Turn inspiration into something concrete by getting others onboard.
Workplaces are full of “aha!” moments: those flashes of inspiration that can come and go in an instant.
But unless they’re developed, workplace epiphanies are at risk of vanishing beneath day-to-day workloads and the trend for doing more with less.
So why is it that some people’s ideas get up and running and turn into innovation, while so many others’ lie fallow?
Getting your idea off the ground is really all about understanding persuasion – and techniques for this can be taught says Michelle Bowden, a leader in presentation and persuasion in business who tackled this topic at CPA Congress 2014.
Bowden puts empathy as the first rule of persuasion, followed by authenticity.
There are four critical elements, says Bowden, of what she terms the “competency of persuasion”:
- Being able to establish credibility
- The ability to provide evidence to back up a statement
- Being able to establish rapport
- Overall delivery – passion, charisma and enthusiasm.
“You’ll find people whose job is to persuade or sell have the last two abilities – they establish a rapport and have the passion behind what they are saying,” says Bowden.
“But they tend to fall down on hard facts and credibility.”
Accountants, she suggests, sometimes lack passion and rapport but are renowned for their technical expertise. The first job for an accountant is to work out what the stakeholder’s goal is, she insists.
“It’s about knowing what the gap between you and your audience is.”
Where Bowden aims to refocus content on empathy, Colin James, the lead facilitator at the eponymous Colin James Method
, says the secret of getting your epiphany across is in the delivery.
James says his method is far more about putting on a performance. Content doesn’t necessarily win friends and influence people, but most people have something to say, and it’s how it comes across that counts.
“Method is everything. It’s about the architecture around content management,” James claims.
James highlights six components:
- Voice modulation
- Body language
- Word choice
- Ability to tell a story
- Visual aids.
But let’s take the audience’s perspective. Every two weeks Sydney stockbroking firm BBY hosts pitches from start-ups. It’s the new business’s chance to talk to an audience of brokers and high-profile fund managers.
Nick Dacres-Mannings, BBY’s director of corporate finance, says there are many presentation styles that work, but no matter what the form of the presentation, some common themes resonate.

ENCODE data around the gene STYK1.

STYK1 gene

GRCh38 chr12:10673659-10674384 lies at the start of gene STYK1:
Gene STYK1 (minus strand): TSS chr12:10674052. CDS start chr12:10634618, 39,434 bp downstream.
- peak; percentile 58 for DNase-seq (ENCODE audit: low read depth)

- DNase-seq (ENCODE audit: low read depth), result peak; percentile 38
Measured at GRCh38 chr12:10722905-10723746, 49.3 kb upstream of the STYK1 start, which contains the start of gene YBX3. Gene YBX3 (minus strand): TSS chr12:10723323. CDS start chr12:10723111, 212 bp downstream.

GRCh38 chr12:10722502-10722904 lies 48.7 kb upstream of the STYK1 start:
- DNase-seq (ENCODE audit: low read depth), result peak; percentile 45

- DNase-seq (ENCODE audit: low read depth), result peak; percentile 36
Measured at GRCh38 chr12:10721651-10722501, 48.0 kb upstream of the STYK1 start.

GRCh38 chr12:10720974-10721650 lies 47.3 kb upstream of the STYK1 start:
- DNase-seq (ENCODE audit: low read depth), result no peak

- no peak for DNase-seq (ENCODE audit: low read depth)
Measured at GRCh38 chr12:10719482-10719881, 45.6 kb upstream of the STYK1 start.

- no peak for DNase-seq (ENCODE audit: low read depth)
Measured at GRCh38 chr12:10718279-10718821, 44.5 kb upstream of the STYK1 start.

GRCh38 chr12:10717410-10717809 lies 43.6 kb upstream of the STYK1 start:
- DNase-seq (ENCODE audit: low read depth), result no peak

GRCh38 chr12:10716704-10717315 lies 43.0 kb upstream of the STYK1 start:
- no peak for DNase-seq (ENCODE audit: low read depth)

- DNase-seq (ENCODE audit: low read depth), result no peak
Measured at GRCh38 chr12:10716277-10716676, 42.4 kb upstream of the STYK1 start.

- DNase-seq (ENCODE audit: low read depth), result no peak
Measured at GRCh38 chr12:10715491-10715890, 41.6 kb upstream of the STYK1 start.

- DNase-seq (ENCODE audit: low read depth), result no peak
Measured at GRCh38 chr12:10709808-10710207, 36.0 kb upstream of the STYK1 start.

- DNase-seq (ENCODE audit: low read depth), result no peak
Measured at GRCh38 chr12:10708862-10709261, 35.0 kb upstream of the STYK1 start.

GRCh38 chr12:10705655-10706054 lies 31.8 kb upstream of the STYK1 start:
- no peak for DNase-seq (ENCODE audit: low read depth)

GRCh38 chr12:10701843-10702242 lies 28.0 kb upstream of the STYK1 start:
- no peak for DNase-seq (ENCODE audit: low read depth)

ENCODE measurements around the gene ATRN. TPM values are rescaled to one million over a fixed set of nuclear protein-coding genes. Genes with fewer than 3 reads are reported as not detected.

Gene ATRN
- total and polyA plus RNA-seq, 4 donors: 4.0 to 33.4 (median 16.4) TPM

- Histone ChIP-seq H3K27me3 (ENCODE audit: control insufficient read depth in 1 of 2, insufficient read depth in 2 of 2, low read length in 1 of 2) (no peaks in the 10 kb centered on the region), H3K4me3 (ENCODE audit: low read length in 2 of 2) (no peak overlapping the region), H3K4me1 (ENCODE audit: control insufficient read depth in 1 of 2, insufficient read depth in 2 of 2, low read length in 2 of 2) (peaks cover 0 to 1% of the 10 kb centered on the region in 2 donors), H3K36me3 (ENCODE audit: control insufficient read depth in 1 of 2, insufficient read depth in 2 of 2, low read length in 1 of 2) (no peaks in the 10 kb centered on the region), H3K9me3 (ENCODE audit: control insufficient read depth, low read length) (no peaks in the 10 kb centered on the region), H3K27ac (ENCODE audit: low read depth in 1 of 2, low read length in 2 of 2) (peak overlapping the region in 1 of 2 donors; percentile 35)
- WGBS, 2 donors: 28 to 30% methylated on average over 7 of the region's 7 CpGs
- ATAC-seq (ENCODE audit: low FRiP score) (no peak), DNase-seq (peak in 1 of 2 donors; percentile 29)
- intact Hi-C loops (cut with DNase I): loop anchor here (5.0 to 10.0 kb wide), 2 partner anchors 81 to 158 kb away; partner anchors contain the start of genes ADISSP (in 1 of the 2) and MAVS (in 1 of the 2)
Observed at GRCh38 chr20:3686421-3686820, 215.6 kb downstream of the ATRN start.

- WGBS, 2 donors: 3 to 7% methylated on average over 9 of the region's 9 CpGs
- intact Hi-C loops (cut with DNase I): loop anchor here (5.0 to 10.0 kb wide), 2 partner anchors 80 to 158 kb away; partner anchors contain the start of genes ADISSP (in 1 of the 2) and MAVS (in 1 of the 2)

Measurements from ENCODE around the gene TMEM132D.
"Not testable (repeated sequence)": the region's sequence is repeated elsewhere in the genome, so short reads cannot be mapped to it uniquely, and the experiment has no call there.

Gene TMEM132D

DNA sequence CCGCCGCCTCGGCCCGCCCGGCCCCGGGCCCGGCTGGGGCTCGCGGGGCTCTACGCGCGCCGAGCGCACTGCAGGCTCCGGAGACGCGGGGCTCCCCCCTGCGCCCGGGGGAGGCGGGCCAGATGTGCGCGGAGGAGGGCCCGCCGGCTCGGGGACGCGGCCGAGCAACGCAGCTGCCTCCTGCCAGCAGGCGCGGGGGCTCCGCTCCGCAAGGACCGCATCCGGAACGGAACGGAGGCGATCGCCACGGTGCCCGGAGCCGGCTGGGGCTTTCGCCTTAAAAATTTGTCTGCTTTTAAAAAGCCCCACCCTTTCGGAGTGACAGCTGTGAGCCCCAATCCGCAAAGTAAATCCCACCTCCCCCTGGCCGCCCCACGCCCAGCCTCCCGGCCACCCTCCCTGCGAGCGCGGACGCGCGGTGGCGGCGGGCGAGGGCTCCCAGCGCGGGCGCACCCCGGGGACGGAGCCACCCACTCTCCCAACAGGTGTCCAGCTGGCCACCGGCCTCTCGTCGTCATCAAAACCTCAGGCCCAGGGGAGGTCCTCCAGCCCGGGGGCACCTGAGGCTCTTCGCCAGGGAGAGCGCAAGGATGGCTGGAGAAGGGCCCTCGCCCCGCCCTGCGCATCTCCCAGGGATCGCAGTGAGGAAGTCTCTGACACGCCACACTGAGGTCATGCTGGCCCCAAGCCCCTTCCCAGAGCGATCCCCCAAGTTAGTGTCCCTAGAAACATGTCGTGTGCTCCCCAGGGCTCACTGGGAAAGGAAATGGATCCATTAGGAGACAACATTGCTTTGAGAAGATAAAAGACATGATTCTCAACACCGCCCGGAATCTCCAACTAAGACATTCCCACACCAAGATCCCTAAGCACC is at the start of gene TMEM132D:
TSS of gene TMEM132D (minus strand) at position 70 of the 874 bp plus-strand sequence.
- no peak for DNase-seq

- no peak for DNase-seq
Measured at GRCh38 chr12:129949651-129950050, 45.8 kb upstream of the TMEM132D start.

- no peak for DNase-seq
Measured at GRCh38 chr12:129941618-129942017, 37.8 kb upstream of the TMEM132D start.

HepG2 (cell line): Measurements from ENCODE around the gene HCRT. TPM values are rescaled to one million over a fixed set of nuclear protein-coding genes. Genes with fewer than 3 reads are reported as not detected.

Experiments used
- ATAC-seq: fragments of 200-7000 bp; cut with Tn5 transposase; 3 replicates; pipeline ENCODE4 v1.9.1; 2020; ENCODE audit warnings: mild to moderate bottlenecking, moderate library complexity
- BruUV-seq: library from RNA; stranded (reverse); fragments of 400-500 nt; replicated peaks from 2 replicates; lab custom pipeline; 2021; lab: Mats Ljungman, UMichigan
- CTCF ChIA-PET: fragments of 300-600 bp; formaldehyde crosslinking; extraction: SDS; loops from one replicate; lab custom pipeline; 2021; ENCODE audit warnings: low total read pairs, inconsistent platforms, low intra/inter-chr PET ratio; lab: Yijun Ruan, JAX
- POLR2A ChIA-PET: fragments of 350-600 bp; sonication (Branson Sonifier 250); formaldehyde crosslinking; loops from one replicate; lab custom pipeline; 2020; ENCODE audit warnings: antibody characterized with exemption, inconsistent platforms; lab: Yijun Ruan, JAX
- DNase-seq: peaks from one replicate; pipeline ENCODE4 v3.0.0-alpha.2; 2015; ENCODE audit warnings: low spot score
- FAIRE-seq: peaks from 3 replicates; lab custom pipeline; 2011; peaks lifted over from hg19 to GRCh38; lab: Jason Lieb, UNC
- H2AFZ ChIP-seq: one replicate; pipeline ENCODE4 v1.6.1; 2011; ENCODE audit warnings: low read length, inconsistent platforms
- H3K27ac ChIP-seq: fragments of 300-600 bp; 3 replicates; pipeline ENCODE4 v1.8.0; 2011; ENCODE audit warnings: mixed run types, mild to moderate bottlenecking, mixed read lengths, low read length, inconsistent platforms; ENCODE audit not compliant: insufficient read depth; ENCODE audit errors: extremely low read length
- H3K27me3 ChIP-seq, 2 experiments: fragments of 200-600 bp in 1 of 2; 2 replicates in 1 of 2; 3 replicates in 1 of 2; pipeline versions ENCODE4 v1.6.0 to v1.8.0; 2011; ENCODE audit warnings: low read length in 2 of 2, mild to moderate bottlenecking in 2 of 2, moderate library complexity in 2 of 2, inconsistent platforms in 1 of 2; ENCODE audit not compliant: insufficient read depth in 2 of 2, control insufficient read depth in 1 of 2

First is passion, which should be associated with “a quiet determination and confidence”.
The second is knowing the audience and its limits.
“If you have 10 minutes, make sure that you are not simply trying to jam a 30-minute presentation into a lesser time frame,” he says. “The best presenters take time to assess their audience upfront then adjust accordingly – it’s definitely a skill that has to be learnt.”
There is also timing and practice. “They own what they are saying. And that only comes from practice.”
He also belongs to the authenticity camp.
“In the end, it is not the pitch that counts, it is the business. If the business is a stand-out then the pitch will be much easier. For the emperor’s pitch to work he needs to be wearing clothes, otherwise … we have all seen how that story played out.”
Selling the idea
Professional persuaders know that there are “other” means to persuade – various ways to sink messages deeper into an audience’s subconscious. Colin James offers these tips for selling your epiphany.
This article is from the November 2014 issue of INTHEBLACK.
- In a meeting, talk calmly, slowly and with authority. People tend to speak with too high a tone and too quickly, which doesn’t cut through. It’s worth taping and listening to your own voice.
- When empathising with the audience, use the royal “we”. Make the language inclusive. It’s not your journey, it’s everybody’s.
- When presenting an idea, open the hands outwards as if you are offering a gift. When closing the speech or message, place the hands down on the desk to emphasise finality.
- When someone asks a question, place one hand on your head and adopt the classic “thinker pose”. Then pause. The immediate impression is that you are truly cogitating on the question.